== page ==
PERH chief doctor: People should be responsible and self-isolate ({{contentCtrl.commentsTotal}})

PERH chief doctor, Peep Talving, appearing via remote video link on Monday's
PERH chief doctor, Peep Talving, appearing via remote video link on Monday's "Ringvaade". Source: ERR

Chief physician of the North Estonia Medical Centre (PERH) Dr. Peep Talving says that the people of Estonia should take the coronavirus pandemic very seriously and make more of an effort to follow isolation recommendations, echoing comments made by PERH earlier on Monday.

Appearing, via video link, on ETV current affairs show "Ringvaade" Monday night, Dr. Talving said that the current emergency situation does not seem to have been taken fully on board in terms of movement restriction recommendations.

"We all went into the emergency situation with the expectation that the entire Estonian populace would understand and look at data from other countries experiencing bleak scenarios," Dr. Talving told host Marko Reikop. 

"It seems to us that, considering the scenarios in other countries, the Estonian people should isolate themselves more. Those who are healthy, should be at home anyway where possible; naturally of course, the sick must certainly be in quarantine at home, and quarantining their family. We are calling on the public to take the situation very seriously, because if we do things well, the outcome will be very good, but the experience of other countries has been very scary," he went on.

As reported on ERR News, on Monday, PERH doctors issued a signed appeal to the Estonian public, urging them to take the threat of the virus seriously and remain at home.

Intensive care: Four cases so far, could grow

Talving noted that the four people so far in a critical condition in intensive care as a result of coronavirus had been admitted to the units 12-14 days after being infected.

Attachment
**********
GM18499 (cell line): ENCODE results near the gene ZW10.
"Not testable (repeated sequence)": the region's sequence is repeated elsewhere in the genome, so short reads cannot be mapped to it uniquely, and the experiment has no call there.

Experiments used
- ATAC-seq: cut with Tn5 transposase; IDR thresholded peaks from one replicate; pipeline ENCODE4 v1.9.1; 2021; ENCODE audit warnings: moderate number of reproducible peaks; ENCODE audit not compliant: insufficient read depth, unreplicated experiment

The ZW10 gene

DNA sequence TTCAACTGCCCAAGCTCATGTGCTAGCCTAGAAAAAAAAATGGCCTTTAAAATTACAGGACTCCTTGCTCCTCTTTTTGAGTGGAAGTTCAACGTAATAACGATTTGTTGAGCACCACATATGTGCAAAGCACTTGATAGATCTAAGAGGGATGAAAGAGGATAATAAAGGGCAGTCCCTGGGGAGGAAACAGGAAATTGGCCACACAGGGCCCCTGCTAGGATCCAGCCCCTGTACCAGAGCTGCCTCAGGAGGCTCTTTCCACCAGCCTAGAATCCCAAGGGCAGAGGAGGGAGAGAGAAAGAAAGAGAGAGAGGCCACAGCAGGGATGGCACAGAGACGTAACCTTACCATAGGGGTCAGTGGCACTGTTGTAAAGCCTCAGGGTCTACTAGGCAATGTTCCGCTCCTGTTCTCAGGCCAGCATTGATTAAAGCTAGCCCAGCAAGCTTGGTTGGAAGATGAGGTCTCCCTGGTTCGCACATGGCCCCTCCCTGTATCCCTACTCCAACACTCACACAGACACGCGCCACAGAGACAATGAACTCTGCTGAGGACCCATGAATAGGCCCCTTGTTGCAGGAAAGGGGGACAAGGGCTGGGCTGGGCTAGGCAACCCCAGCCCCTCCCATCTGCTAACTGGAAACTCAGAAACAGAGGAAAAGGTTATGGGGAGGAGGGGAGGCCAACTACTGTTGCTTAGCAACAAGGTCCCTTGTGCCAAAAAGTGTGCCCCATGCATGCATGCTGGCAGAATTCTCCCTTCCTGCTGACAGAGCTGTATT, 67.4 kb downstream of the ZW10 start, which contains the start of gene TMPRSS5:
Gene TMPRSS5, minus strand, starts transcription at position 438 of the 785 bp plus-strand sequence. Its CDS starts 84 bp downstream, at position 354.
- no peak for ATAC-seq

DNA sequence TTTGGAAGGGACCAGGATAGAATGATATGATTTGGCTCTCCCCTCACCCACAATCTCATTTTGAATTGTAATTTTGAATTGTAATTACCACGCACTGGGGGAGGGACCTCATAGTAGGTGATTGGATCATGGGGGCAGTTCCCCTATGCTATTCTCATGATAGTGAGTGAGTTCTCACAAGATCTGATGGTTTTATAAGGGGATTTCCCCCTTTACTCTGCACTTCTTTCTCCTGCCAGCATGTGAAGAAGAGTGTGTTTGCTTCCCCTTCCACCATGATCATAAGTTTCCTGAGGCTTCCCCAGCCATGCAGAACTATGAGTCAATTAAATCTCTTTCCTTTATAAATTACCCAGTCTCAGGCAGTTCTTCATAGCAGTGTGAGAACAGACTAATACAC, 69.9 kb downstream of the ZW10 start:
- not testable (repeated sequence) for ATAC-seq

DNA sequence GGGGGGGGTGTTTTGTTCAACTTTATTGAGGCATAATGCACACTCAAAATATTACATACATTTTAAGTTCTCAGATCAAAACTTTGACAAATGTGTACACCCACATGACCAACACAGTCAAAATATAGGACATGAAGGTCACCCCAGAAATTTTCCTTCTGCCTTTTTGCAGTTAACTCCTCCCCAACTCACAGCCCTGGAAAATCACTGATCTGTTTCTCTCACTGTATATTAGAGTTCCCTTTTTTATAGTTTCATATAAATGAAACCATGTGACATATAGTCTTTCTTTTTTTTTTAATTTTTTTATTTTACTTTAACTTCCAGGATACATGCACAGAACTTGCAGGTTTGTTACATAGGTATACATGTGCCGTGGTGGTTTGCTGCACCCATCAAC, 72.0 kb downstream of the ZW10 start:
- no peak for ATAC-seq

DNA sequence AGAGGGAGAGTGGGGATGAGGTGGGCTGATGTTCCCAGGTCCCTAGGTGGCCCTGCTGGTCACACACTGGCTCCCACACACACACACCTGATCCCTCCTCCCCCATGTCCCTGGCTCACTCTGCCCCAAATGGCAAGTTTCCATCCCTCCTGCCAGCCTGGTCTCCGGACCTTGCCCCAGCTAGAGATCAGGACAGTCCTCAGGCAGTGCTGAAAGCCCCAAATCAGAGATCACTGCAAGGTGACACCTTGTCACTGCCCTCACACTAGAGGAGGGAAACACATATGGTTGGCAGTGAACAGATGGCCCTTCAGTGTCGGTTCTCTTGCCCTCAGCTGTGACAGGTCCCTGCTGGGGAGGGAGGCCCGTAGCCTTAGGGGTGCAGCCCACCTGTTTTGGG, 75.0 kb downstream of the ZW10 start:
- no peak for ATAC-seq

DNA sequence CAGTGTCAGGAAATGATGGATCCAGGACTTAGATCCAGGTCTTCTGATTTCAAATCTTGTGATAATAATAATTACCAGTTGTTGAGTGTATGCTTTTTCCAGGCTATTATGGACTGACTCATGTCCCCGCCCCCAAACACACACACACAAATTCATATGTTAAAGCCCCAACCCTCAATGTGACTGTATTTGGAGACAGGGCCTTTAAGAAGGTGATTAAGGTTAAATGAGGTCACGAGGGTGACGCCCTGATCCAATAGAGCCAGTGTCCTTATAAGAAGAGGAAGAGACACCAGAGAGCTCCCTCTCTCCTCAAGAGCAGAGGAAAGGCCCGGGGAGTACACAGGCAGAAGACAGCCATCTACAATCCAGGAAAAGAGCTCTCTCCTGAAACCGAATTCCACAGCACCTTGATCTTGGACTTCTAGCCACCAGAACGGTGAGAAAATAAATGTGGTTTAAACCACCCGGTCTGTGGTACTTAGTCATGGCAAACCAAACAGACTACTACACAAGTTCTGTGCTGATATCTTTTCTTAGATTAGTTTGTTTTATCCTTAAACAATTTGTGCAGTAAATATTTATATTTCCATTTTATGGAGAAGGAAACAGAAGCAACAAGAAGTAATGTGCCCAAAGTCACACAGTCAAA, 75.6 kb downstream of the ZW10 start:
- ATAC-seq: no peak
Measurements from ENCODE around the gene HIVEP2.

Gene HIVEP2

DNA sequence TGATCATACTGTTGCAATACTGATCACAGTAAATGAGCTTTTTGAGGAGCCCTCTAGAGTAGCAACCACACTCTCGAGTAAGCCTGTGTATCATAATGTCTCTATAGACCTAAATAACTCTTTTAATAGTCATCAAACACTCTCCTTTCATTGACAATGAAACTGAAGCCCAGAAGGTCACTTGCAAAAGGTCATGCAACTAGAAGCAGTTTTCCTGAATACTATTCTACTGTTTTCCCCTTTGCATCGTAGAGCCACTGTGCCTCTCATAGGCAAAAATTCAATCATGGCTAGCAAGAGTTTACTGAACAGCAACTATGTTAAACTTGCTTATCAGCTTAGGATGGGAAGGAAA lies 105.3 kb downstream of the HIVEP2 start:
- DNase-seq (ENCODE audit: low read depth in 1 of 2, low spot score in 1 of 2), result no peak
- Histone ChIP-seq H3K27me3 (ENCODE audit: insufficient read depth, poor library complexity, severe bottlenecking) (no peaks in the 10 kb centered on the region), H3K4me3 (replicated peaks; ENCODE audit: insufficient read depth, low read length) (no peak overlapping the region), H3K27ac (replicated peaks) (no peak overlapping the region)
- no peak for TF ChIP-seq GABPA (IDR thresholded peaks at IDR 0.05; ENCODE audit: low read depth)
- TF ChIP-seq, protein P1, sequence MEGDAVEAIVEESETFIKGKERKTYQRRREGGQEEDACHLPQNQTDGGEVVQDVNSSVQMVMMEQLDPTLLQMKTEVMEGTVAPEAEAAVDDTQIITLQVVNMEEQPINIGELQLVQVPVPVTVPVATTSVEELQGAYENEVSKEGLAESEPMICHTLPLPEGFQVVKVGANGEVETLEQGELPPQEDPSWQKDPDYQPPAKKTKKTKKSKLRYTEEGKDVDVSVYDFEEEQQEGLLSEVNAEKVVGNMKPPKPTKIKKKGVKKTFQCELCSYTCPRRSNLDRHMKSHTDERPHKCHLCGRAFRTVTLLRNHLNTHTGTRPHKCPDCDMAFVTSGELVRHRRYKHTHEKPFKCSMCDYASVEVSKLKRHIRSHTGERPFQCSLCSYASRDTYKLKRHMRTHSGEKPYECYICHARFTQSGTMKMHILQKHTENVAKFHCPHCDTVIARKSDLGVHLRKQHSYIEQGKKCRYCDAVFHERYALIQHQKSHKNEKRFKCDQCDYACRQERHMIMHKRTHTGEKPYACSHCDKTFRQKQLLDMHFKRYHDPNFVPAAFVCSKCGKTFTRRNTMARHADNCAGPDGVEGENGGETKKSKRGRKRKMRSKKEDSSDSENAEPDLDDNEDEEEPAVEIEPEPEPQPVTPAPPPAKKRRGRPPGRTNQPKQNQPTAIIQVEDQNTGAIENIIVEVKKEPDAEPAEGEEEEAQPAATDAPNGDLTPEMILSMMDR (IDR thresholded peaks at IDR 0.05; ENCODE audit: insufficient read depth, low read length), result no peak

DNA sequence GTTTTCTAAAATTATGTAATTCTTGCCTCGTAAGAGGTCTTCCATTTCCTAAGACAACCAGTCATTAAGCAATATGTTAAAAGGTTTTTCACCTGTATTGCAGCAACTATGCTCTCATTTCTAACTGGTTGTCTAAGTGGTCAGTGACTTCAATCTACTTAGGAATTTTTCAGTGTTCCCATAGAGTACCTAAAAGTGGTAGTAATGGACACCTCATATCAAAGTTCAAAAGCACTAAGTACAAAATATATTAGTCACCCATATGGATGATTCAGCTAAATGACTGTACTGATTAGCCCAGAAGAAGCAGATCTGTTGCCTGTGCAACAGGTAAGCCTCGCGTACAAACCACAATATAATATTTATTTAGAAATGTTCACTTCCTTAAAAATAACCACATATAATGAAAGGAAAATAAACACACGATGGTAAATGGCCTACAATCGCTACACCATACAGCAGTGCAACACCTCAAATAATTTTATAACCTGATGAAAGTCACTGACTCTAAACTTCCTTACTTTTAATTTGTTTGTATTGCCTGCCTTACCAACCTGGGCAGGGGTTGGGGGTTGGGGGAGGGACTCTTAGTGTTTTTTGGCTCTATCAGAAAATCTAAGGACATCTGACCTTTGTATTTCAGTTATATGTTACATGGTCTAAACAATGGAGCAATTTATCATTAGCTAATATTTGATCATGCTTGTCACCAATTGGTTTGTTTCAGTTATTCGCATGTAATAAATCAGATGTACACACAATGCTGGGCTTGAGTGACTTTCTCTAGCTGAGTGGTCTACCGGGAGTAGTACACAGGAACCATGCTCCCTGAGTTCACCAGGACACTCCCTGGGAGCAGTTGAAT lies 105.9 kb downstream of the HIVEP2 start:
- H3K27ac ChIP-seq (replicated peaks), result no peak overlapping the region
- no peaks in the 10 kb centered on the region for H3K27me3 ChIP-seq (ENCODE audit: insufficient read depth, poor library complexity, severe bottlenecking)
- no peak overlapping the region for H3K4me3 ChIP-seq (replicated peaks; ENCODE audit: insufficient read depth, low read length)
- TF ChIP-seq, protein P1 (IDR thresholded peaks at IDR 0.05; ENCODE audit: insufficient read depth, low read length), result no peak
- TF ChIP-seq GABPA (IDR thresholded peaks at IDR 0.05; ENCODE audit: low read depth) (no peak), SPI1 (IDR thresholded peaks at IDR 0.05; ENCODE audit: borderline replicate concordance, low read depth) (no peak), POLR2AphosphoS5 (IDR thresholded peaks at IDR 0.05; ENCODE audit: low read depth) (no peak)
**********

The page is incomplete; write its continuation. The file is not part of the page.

This figure could grow, however, Dr. Talving said, perhaps reaching five percent of the total coronavirus cases.

"It takes time for people to reach an intensive care unit. It is possible that there are some of us who will get seriously ill and then end up in the intensive care unit," he said, predicting that five percent of those infected could reach that stage.

The number of confirmed cases – 352 at the time of writing – is the tip of the iceberg, Dr. Talving went on, as there are many undiagnosed cases.

Italy, as well as France and Spain, are the most catastrophic examples of how coronavirus can turn out in the world today. The people of Estonia could learn from the events in these countries, he added.

"What we learn, we learned and implemented - we set up an emergencysituation relatively early and insulation recommendations have been given, but I don't think they are being followed up well enough. Here we have a place to react," he said.

Doctor Talving expressed hopes that no Italian scenario would emerge in Estonia. 

"Nobody says anything like this can happen, but the current data is that about one person a day has ended up in the intensive care unit for the last four to five days. If this continues, we're looking at a serious prognosis," he went on.

According to the PERH appeal, signed by Dr. Talving and 21 other doctors, isolation is the best way to limit the spread of the virus, the evidence suggests, and so the entire populace should take the responsibility to self-isolate.

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Editor: Andrew Whyte

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